Instructions Not Included
Eugenio Derbez, the director and star of Instructions Not Included, aspires to be a figure like Roberto Benigni: in interviews, he name checks Life is Beautiful, the 1997 film that netted Benigni two Oscars (Best Actor and Best Foreign Language Film) at the 71st Academy Awards. Derbez turned to Life is Beautiful as a starting point for his new film’s story about a father who creates elaborate, fanciful scenarios to address the emotional needs of his young daughter. Moving this setup to contemporary Los Angeles, Instructions Not Included follows well-meaning reformed lothario Valentin, who repeatedly martyrs himself as a stuntman to give his daughter the life he thinks she needs.
The first portion of the film recasts a typical comedy of errors into the realm of immigration law. Valentin is a clueless resort-town denizen living far south of the border, though that may not explain his total lack of awareness—he and his friends aren’t sure what “L.A.” stands for but have reliable knowledge of the habits of Angelina Jolie—and when a young American woman drops a baby named Maggie in his lap, he travels to California without a visa solely in an attempt to give her back. Through a series of misunderstandings, driven by the fact that Valentin speaks no English, father and daughter end up at a Hollywood hotel, where Valentin impresses a producer in need of a stuntman by leaping off of a balcony.
The rest of the plot is similarly fluky and convoluted, but (spoiler alert) Valentin realizes he loves Maggie, and knowing that a return to Mexico would likely precipitate abandoning his American daughter, cuts himself off from his former life. Instead, the two grow together, with Valentin supplying Maggie (played by a wide-eyed Loreto Peralta) with an endless stream of toys and an idyllic childhood of movie set visits and sporadic school attendance. When Maggie’s mother, Julie (Jessica Lindsey), decides she wants to be a part of the child’s life, she takes issue with his parenting style, and everyone gets put through the emotional wringer.
Derbez, a sharp comedic actor with an emotive face, ably shoulders most of the film’s emotional burden. And where his brand of humor is slapsticky, it’s sometimes subtly smart, as when Valentin is forced to endure the small humiliation of walking a pair of Chihuahuas named Diego and Frida. Valentin’s unlikely occupations are due to pure chance, but they’re also the result of assuming responsibility for a minor in a country that hasn’t given him legal residency. Oddly (or perhaps not, given the film’s already bloated running time), the script frequently ignores opportunities to explore the complexities of the situation—for example, the big shot movie producer who essentially exploits Valentin, causing him serious physical injury, later assumes the role of his best friend and primary defender when Maggie’s mother unexpectedly returns. It’s small wonder that Valentin is afraid to commit to reality, when his life contains equal parts hilarity and callousness.
In effect, the film is actually half-ardent Benigni imitation, half Kramer vs. Kramer (with a dash of Big Daddy thrown in, perhaps as a nod to Adam Sandler, who is mentioned by name in the film). Up until now, Derbez, a huge star in Mexico with several television series under his belt, has attempted to break into U.S. households via relatively small roles, including one as a member of Rob Schneider’s adoptive family on the short-lived CBS series Rob, and a brief appearance as a wacky gardener in the Sandler vehicle Jack and Jill. Although Instructions Not Included has been an unqualified success in the United States, grossing nearly $35 million, its primary accomplishment may be tactical rather than artistic. Derbez is now primed as a known box office earner—as he responded to Larry King’s recent assessment that he’d soon be a big hit in America: “Finally! After years and years of struggling and fighting.”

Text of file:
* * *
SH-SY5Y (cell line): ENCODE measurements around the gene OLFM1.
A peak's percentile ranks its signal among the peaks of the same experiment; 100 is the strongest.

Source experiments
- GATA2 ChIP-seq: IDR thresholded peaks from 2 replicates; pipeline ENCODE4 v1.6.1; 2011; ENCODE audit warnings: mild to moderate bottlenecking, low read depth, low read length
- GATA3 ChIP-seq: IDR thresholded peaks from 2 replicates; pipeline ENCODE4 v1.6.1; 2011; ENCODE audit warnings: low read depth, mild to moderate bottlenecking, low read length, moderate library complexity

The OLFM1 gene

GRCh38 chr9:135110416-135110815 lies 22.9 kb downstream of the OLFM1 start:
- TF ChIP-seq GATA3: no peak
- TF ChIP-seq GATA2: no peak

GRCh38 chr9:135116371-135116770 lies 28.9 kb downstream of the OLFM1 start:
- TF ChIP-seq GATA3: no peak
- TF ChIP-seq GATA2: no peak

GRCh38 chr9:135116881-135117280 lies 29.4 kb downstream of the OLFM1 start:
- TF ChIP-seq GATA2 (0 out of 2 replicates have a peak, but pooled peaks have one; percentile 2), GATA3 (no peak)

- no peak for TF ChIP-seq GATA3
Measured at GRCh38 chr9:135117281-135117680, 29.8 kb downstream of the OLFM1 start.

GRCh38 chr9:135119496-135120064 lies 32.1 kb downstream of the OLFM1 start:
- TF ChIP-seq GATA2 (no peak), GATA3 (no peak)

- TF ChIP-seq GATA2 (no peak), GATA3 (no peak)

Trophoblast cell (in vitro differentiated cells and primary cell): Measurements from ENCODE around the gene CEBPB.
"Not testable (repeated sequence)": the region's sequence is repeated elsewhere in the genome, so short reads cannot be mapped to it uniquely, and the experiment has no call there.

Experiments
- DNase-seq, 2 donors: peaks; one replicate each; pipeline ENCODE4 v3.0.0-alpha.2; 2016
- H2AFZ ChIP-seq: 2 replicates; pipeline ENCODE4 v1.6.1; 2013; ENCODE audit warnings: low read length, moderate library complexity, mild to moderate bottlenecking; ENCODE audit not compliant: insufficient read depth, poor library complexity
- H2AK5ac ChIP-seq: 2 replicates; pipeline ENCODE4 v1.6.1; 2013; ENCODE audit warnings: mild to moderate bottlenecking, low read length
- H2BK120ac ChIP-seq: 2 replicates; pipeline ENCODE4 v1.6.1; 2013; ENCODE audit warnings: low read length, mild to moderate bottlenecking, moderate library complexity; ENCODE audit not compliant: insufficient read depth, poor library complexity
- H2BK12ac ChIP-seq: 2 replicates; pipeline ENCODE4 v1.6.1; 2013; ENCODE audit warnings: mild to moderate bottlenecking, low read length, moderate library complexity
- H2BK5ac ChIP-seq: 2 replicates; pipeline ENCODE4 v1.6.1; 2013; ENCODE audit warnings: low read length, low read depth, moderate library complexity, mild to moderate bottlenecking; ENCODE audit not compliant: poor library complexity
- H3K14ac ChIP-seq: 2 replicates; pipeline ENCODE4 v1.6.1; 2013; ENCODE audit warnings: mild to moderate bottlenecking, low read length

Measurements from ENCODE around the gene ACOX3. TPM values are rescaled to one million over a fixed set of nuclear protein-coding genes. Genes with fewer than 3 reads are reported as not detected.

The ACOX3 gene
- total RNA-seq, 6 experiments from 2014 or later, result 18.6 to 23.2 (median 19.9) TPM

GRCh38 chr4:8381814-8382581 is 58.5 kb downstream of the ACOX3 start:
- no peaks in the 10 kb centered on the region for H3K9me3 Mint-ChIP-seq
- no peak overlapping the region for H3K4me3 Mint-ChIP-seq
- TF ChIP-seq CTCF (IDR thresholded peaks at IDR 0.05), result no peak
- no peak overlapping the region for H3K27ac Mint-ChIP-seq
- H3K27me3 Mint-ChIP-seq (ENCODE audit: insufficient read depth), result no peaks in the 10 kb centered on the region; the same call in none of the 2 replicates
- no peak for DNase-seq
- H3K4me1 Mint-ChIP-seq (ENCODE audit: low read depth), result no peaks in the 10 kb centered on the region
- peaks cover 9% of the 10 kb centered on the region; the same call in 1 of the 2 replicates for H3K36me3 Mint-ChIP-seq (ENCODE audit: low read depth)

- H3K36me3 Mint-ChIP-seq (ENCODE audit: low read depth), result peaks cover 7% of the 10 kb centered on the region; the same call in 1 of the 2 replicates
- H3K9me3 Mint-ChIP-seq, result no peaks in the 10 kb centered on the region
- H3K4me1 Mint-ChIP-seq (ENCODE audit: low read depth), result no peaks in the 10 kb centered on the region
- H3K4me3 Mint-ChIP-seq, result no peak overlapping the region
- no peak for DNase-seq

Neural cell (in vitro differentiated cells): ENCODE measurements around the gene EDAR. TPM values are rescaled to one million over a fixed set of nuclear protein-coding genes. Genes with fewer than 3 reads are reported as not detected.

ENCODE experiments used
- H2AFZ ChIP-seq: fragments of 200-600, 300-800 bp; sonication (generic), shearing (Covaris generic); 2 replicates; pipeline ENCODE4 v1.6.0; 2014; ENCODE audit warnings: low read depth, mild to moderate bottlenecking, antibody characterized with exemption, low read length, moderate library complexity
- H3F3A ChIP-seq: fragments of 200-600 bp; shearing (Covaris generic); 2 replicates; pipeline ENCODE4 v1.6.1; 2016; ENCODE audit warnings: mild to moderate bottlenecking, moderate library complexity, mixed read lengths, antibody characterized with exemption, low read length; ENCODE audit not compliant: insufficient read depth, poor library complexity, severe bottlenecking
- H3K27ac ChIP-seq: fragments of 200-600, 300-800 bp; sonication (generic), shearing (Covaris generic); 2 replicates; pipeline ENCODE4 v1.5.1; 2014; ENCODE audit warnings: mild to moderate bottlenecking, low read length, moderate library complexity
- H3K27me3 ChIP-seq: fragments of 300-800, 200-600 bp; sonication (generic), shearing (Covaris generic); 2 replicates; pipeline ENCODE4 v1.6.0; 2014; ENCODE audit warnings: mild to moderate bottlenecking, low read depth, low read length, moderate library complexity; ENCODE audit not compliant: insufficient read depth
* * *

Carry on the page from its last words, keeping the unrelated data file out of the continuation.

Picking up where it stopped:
Benigni’s acceptance speech at the 1999 Oscars represents the symbolic apex of Hollywood adoration for a foreign comic with directorial aspirations. Of course, to be Roberto Benigni, you have to evince a certain guileless sincerity, and Instructions is too suave for that. Derbez can’t resist making his childish protagonist an effortless ladies’ man, and one of the script’s most noticeable quirks is its love of taking specific potshots at Hollywood. At one of Valentin’s jobs, we meet a mumbling Johnny Depp (played by an impersonator) who, in the process of filming something called Aztec Man, is dressed a lot like Jack Sparrow. Another scene is an extended gag about the prestige of fellow Mexican director Alfonso Cuarón’s upcoming film, Gravity. This kind of meta-commentary doesn’t advance the plot, but alongside the soap opera-like twists and turns, gives the film a strange flavor of world-weariness, as if Derbez is all too aware of his limitations.
That comes through most clearly in the film’s surprise ending, which as the culmination of of a dragging third act is so couched in melodrama that the viewer would be totally justified in not seeing it coming. For reasons that seem more pragmatic than emotional, the unconventional relationships that we’ve followed through the entire film are abruptly cut short. We’re left with the feeling that while you can create a theatrical juggernaut by opening every door available to you, there’s really no way to close them all gracefully.
Director: Eugenio Derbez
Writer: Guillermo Ríos, Leticia López Margalli, Eugenio Derbez
Starring: Eugenio Derbez, Jessica Lindsey, Loreto Peralta, Daniel Raymont
Release Date: Sept. 6, 2013